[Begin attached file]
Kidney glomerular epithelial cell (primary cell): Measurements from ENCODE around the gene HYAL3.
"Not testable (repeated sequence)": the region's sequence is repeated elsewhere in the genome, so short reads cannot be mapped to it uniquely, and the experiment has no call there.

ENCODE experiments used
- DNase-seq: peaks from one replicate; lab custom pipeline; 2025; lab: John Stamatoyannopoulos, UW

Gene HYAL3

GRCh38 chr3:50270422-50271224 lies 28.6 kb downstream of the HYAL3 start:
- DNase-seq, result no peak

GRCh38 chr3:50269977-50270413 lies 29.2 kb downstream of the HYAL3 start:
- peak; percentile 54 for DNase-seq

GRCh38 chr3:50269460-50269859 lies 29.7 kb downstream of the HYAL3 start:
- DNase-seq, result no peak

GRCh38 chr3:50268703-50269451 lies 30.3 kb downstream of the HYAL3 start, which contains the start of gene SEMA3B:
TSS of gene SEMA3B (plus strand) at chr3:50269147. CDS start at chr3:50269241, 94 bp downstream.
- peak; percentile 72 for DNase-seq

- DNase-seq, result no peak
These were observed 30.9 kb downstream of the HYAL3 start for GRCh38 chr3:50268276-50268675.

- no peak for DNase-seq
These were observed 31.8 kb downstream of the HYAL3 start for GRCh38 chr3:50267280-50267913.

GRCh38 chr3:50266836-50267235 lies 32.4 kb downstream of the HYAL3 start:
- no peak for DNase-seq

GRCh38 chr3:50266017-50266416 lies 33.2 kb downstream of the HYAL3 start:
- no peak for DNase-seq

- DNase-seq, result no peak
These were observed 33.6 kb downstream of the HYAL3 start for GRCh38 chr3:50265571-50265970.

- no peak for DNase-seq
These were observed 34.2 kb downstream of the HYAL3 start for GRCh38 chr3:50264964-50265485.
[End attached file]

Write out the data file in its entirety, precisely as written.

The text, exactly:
Kidney glomerular epithelial cell (primary cell): Measurements from ENCODE around the gene HYAL3.
"Not testable (repeated sequence)": the region's sequence is repeated elsewhere in the genome, so short reads cannot be mapped to it uniquely, and the experiment has no call there.

ENCODE experiments used
- DNase-seq: peaks from one replicate; lab custom pipeline; 2025; lab: John Stamatoyannopoulos, UW

Gene HYAL3

GRCh38 chr3:50270422-50271224 lies 28.6 kb downstream of the HYAL3 start:
- DNase-seq, result no peak

GRCh38 chr3:50269977-50270413 lies 29.2 kb downstream of the HYAL3 start:
- peak; percentile 54 for DNase-seq

GRCh38 chr3:50269460-50269859 lies 29.7 kb downstream of the HYAL3 start:
- DNase-seq, result no peak

GRCh38 chr3:50268703-50269451 lies 30.3 kb downstream of the HYAL3 start, which contains the start of gene SEMA3B:
TSS of gene SEMA3B (plus strand) at chr3:50269147. CDS start at chr3:50269241, 94 bp downstream.
- peak; percentile 72 for DNase-seq

- DNase-seq, result no peak
These were observed 30.9 kb downstream of the HYAL3 start for GRCh38 chr3:50268276-50268675.

- no peak for DNase-seq
These were observed 31.8 kb downstream of the HYAL3 start for GRCh38 chr3:50267280-50267913.

GRCh38 chr3:50266836-50267235 lies 32.4 kb downstream of the HYAL3 start:
- no peak for DNase-seq

GRCh38 chr3:50266017-50266416 lies 33.2 kb downstream of the HYAL3 start:
- no peak for DNase-seq

- DNase-seq, result no peak
These were observed 33.6 kb downstream of the HYAL3 start for GRCh38 chr3:50265571-50265970.

- no peak for DNase-seq
These were observed 34.2 kb downstream of the HYAL3 start for GRCh38 chr3:50264964-50265485.